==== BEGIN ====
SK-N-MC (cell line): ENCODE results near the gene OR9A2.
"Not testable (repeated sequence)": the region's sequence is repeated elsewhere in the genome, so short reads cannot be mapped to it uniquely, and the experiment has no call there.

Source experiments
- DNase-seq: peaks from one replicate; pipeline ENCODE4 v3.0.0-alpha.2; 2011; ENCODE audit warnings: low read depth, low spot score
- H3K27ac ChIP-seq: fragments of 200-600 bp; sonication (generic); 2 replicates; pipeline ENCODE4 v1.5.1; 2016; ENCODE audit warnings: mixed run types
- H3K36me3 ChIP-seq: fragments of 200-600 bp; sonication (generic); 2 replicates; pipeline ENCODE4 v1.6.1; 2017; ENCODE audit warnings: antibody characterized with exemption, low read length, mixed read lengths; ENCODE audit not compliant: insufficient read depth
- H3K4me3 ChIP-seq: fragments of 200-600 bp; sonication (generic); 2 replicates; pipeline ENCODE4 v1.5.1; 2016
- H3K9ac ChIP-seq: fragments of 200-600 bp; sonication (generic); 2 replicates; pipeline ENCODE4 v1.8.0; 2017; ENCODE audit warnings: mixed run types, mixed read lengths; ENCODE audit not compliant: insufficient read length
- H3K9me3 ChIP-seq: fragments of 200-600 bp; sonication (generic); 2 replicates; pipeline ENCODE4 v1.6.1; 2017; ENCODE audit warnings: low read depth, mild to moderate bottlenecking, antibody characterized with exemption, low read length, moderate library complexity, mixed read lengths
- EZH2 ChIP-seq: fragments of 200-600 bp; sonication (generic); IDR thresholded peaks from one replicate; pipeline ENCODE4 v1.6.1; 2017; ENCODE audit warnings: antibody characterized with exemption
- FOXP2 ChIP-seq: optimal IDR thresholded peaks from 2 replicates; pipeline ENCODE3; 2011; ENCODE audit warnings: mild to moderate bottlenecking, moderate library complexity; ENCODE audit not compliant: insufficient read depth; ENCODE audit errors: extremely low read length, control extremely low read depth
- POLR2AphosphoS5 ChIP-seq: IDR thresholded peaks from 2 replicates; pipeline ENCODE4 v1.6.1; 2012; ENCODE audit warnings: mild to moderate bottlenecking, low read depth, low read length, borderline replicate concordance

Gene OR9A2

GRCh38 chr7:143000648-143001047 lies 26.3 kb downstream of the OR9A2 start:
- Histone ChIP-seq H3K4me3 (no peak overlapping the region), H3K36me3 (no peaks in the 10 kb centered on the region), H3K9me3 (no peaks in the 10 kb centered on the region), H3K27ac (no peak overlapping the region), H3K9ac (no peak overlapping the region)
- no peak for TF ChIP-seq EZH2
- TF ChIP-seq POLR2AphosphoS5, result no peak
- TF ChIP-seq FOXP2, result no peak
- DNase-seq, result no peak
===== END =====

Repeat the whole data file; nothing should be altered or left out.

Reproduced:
SK-N-MC (cell line): ENCODE results near the gene OR9A2.
"Not testable (repeated sequence)": the region's sequence is repeated elsewhere in the genome, so short reads cannot be mapped to it uniquely, and the experiment has no call there.

Source experiments
- DNase-seq: peaks from one replicate; pipeline ENCODE4 v3.0.0-alpha.2; 2011; ENCODE audit warnings: low read depth, low spot score
- H3K27ac ChIP-seq: fragments of 200-600 bp; sonication (generic); 2 replicates; pipeline ENCODE4 v1.5.1; 2016; ENCODE audit warnings: mixed run types
- H3K36me3 ChIP-seq: fragments of 200-600 bp; sonication (generic); 2 replicates; pipeline ENCODE4 v1.6.1; 2017; ENCODE audit warnings: antibody characterized with exemption, low read length, mixed read lengths; ENCODE audit not compliant: insufficient read depth
- H3K4me3 ChIP-seq: fragments of 200-600 bp; sonication (generic); 2 replicates; pipeline ENCODE4 v1.5.1; 2016
- H3K9ac ChIP-seq: fragments of 200-600 bp; sonication (generic); 2 replicates; pipeline ENCODE4 v1.8.0; 2017; ENCODE audit warnings: mixed run types, mixed read lengths; ENCODE audit not compliant: insufficient read length
- H3K9me3 ChIP-seq: fragments of 200-600 bp; sonication (generic); 2 replicates; pipeline ENCODE4 v1.6.1; 2017; ENCODE audit warnings: low read depth, mild to moderate bottlenecking, antibody characterized with exemption, low read length, moderate library complexity, mixed read lengths
- EZH2 ChIP-seq: fragments of 200-600 bp; sonication (generic); IDR thresholded peaks from one replicate; pipeline ENCODE4 v1.6.1; 2017; ENCODE audit warnings: antibody characterized with exemption
- FOXP2 ChIP-seq: optimal IDR thresholded peaks from 2 replicates; pipeline ENCODE3; 2011; ENCODE audit warnings: mild to moderate bottlenecking, moderate library complexity; ENCODE audit not compliant: insufficient read depth; ENCODE audit errors: extremely low read length, control extremely low read depth
- POLR2AphosphoS5 ChIP-seq: IDR thresholded peaks from 2 replicates; pipeline ENCODE4 v1.6.1; 2012; ENCODE audit warnings: mild to moderate bottlenecking, low read depth, low read length, borderline replicate concordance

Gene OR9A2

GRCh38 chr7:143000648-143001047 lies 26.3 kb downstream of the OR9A2 start:
- Histone ChIP-seq H3K4me3 (no peak overlapping the region), H3K36me3 (no peaks in the 10 kb centered on the region), H3K9me3 (no peaks in the 10 kb centered on the region), H3K27ac (no peak overlapping the region), H3K9ac (no peak overlapping the region)
- no peak for TF ChIP-seq EZH2
- TF ChIP-seq POLR2AphosphoS5, result no peak
- TF ChIP-seq FOXP2, result no peak
- DNase-seq, result no peak